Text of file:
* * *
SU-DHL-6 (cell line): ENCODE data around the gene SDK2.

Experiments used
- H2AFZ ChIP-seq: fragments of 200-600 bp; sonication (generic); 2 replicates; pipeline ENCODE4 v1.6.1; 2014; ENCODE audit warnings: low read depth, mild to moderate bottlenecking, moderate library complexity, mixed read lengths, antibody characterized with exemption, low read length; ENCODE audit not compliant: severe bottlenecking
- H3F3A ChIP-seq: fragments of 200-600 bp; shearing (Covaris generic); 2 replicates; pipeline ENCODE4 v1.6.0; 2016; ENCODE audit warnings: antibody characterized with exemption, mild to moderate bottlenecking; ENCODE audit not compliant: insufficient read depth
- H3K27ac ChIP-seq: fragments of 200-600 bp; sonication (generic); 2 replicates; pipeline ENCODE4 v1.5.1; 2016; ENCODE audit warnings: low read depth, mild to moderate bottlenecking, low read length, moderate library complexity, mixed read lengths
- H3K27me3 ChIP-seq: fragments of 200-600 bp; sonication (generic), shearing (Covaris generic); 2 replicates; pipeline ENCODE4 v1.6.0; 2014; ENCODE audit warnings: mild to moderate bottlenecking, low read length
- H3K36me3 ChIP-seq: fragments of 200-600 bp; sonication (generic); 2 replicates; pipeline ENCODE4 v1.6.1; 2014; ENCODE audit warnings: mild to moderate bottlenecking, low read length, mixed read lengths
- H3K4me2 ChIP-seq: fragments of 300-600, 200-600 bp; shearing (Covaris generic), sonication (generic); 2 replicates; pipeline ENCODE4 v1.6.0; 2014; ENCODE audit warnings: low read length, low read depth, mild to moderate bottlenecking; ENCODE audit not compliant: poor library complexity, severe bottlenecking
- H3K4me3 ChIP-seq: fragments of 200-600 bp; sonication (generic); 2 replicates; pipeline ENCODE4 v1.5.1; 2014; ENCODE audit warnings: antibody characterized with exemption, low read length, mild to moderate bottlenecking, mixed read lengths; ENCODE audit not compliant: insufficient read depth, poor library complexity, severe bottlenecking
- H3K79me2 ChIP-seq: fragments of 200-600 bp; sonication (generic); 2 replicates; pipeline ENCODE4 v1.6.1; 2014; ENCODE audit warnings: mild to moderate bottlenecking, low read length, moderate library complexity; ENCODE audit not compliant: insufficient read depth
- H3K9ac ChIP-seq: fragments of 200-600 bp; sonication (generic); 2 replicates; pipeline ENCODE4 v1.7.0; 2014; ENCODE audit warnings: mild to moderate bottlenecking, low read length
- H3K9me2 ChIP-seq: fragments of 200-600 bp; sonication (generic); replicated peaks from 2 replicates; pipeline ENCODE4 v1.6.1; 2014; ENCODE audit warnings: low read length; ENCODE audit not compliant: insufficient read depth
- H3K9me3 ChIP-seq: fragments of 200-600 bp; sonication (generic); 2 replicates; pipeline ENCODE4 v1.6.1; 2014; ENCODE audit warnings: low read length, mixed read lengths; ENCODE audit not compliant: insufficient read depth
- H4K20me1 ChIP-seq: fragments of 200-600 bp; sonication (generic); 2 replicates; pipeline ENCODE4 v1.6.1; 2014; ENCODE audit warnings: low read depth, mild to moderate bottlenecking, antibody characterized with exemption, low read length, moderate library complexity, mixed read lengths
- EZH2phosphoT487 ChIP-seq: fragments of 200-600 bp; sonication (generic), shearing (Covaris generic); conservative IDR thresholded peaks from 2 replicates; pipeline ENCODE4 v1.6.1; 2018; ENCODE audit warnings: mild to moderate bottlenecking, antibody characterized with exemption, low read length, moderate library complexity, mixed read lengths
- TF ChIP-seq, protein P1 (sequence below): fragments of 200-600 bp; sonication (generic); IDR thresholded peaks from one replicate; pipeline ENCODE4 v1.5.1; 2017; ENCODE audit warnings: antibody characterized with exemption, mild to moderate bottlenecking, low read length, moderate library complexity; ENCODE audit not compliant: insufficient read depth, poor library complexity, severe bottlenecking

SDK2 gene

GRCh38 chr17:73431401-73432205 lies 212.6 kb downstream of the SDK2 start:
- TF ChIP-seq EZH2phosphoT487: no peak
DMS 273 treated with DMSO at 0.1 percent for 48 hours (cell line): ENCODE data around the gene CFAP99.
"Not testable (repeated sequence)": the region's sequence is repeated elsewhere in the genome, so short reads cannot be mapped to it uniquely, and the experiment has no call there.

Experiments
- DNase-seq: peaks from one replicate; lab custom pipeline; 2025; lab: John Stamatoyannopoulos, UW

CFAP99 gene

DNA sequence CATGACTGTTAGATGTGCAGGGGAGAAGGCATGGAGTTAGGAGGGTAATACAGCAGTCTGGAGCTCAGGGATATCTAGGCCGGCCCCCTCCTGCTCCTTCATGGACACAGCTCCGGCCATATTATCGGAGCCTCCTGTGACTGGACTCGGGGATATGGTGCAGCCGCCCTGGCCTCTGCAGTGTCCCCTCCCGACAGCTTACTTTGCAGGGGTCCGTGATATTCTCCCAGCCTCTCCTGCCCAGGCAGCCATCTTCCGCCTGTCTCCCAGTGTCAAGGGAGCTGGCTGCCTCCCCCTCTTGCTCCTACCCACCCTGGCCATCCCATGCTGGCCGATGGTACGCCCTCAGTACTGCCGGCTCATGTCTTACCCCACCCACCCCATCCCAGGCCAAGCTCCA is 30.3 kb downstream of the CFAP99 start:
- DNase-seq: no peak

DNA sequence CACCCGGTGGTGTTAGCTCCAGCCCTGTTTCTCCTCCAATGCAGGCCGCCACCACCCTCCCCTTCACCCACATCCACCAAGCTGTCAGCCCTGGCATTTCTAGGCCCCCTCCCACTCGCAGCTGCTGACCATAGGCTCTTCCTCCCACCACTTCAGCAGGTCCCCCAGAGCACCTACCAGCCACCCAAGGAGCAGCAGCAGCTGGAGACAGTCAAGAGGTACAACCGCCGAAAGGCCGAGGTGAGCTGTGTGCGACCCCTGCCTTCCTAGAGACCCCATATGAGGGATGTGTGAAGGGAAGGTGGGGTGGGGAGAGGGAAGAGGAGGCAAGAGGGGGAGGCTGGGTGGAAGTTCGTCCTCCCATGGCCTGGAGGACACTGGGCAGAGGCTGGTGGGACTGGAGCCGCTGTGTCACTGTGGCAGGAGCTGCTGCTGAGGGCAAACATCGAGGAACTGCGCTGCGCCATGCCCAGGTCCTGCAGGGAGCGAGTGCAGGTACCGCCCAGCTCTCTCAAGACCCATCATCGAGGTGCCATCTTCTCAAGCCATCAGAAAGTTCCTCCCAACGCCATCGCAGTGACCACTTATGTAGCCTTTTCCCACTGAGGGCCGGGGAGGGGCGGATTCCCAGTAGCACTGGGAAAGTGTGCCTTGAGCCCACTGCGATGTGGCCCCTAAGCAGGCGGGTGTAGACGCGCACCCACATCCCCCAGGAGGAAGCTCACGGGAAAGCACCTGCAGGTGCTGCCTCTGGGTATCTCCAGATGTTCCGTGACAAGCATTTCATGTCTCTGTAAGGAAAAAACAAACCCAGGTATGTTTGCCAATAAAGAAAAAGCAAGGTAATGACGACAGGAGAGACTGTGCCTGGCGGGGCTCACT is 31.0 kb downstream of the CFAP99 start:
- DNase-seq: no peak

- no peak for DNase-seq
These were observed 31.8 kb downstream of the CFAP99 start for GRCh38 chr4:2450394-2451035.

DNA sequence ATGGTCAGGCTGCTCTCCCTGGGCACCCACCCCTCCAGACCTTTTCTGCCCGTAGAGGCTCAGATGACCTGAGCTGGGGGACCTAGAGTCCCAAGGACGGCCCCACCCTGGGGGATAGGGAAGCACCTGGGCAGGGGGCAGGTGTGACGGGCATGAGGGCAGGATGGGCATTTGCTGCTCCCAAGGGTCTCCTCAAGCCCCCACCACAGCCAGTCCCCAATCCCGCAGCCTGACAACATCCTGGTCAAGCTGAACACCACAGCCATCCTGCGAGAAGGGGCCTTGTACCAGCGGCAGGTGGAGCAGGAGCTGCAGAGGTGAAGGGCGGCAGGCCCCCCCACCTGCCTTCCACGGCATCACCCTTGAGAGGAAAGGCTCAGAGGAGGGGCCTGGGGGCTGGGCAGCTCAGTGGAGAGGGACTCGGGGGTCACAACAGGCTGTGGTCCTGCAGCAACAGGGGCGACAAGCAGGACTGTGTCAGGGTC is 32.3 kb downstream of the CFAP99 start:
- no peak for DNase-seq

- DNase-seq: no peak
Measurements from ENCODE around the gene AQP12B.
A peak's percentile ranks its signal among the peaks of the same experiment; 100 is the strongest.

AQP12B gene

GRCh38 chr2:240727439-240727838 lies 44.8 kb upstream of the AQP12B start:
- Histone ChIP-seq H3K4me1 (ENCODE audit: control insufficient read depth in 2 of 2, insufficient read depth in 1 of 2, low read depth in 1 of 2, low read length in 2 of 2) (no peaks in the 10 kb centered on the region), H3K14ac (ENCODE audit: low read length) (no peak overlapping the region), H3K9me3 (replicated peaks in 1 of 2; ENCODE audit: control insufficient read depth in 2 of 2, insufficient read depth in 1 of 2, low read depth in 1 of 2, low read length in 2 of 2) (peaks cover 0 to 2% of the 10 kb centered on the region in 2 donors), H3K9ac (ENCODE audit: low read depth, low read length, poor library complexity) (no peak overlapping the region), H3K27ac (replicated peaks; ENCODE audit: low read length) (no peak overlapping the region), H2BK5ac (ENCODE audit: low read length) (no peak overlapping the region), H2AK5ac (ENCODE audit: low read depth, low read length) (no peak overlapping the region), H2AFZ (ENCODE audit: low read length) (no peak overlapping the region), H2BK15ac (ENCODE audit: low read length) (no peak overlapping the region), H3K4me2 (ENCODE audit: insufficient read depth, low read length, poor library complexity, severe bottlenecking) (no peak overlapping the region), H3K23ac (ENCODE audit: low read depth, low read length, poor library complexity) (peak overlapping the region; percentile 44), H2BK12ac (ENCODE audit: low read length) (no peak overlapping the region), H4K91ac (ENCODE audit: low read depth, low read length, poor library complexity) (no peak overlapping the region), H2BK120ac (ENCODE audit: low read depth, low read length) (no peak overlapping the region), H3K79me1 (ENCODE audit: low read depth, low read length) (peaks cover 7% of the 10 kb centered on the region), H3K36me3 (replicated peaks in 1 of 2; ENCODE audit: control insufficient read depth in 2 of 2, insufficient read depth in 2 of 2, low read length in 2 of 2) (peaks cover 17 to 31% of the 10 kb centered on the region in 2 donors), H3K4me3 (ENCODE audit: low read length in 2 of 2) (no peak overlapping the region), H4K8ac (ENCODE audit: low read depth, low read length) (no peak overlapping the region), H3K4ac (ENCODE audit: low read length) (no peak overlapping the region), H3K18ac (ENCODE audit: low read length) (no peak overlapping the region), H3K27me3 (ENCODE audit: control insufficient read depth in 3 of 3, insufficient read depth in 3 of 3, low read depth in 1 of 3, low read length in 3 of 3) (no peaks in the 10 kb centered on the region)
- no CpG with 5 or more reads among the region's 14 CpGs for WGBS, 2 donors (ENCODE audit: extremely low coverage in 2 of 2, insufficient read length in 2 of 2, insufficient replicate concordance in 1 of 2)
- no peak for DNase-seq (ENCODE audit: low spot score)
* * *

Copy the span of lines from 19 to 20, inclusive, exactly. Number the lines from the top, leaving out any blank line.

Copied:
- TF ChIP-seq EZH2phosphoT487: no peak
DMS 273 treated with DMSO at 0.1 percent for 48 hours (cell line): ENCODE data around the gene CFAP99.